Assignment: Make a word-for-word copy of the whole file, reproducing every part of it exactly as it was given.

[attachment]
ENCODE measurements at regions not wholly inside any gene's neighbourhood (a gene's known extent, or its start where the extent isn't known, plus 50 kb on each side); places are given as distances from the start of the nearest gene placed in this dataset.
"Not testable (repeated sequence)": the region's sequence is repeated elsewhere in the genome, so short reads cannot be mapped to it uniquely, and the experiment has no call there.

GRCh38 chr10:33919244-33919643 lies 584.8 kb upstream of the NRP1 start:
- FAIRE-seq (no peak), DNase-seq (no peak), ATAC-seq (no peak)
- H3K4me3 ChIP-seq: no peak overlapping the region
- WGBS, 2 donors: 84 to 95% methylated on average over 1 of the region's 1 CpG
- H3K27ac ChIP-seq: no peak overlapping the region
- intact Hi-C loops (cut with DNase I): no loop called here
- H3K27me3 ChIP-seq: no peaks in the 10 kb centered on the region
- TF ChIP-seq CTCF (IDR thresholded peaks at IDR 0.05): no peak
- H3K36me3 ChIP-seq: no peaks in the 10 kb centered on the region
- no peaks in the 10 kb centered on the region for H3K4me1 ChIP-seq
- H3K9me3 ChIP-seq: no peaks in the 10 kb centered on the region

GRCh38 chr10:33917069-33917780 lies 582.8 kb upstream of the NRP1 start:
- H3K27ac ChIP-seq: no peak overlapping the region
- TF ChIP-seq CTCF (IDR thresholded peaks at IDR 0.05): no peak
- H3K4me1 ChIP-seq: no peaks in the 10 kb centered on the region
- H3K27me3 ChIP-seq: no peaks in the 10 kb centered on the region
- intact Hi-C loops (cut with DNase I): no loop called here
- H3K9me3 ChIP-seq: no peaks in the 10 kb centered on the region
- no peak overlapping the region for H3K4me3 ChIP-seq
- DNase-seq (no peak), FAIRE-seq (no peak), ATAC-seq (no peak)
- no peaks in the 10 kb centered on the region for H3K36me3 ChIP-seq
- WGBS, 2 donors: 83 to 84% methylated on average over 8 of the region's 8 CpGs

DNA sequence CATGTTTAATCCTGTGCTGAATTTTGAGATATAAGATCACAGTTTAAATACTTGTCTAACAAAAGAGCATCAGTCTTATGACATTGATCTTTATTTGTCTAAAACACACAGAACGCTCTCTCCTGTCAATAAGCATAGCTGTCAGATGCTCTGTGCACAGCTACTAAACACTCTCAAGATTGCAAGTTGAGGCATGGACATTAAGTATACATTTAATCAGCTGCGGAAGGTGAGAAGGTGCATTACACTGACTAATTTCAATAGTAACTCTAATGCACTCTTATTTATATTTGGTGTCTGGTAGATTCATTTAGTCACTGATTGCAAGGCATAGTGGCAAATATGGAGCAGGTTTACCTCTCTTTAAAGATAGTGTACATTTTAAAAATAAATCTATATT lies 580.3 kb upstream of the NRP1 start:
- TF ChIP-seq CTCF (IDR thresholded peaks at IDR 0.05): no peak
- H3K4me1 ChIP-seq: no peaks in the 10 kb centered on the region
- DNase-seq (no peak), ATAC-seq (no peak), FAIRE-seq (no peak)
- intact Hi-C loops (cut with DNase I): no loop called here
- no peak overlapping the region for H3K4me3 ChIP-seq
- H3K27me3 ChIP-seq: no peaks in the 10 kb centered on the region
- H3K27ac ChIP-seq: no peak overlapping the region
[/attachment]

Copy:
ENCODE measurements at regions not wholly inside any gene's neighbourhood (a gene's known extent, or its start where the extent isn't known, plus 50 kb on each side); places are given as distances from the start of the nearest gene placed in this dataset.
"Not testable (repeated sequence)": the region's sequence is repeated elsewhere in the genome, so short reads cannot be mapped to it uniquely, and the experiment has no call there.

GRCh38 chr10:33919244-33919643 lies 584.8 kb upstream of the NRP1 start:
- FAIRE-seq (no peak), DNase-seq (no peak), ATAC-seq (no peak)
- H3K4me3 ChIP-seq: no peak overlapping the region
- WGBS, 2 donors: 84 to 95% methylated on average over 1 of the region's 1 CpG
- H3K27ac ChIP-seq: no peak overlapping the region
- intact Hi-C loops (cut with DNase I): no loop called here
- H3K27me3 ChIP-seq: no peaks in the 10 kb centered on the region
- TF ChIP-seq CTCF (IDR thresholded peaks at IDR 0.05): no peak
- H3K36me3 ChIP-seq: no peaks in the 10 kb centered on the region
- no peaks in the 10 kb centered on the region for H3K4me1 ChIP-seq
- H3K9me3 ChIP-seq: no peaks in the 10 kb centered on the region

GRCh38 chr10:33917069-33917780 lies 582.8 kb upstream of the NRP1 start:
- H3K27ac ChIP-seq: no peak overlapping the region
- TF ChIP-seq CTCF (IDR thresholded peaks at IDR 0.05): no peak
- H3K4me1 ChIP-seq: no peaks in the 10 kb centered on the region
- H3K27me3 ChIP-seq: no peaks in the 10 kb centered on the region
- intact Hi-C loops (cut with DNase I): no loop called here
- H3K9me3 ChIP-seq: no peaks in the 10 kb centered on the region
- no peak overlapping the region for H3K4me3 ChIP-seq
- DNase-seq (no peak), FAIRE-seq (no peak), ATAC-seq (no peak)
- no peaks in the 10 kb centered on the region for H3K36me3 ChIP-seq
- WGBS, 2 donors: 83 to 84% methylated on average over 8 of the region's 8 CpGs

DNA sequence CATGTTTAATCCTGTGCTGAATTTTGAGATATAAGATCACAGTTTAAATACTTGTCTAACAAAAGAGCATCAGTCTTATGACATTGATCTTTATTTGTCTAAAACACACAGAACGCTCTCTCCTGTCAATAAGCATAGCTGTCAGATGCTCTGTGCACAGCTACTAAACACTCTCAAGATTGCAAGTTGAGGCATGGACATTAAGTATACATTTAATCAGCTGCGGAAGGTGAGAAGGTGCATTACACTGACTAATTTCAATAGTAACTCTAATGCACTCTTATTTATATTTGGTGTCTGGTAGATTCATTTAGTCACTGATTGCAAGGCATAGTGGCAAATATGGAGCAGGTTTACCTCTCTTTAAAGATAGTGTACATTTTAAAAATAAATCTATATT lies 580.3 kb upstream of the NRP1 start:
- TF ChIP-seq CTCF (IDR thresholded peaks at IDR 0.05): no peak
- H3K4me1 ChIP-seq: no peaks in the 10 kb centered on the region
- DNase-seq (no peak), ATAC-seq (no peak), FAIRE-seq (no peak)
- intact Hi-C loops (cut with DNase I): no loop called here
- no peak overlapping the region for H3K4me3 ChIP-seq
- H3K27me3 ChIP-seq: no peaks in the 10 kb centered on the region
- H3K27ac ChIP-seq: no peak overlapping the region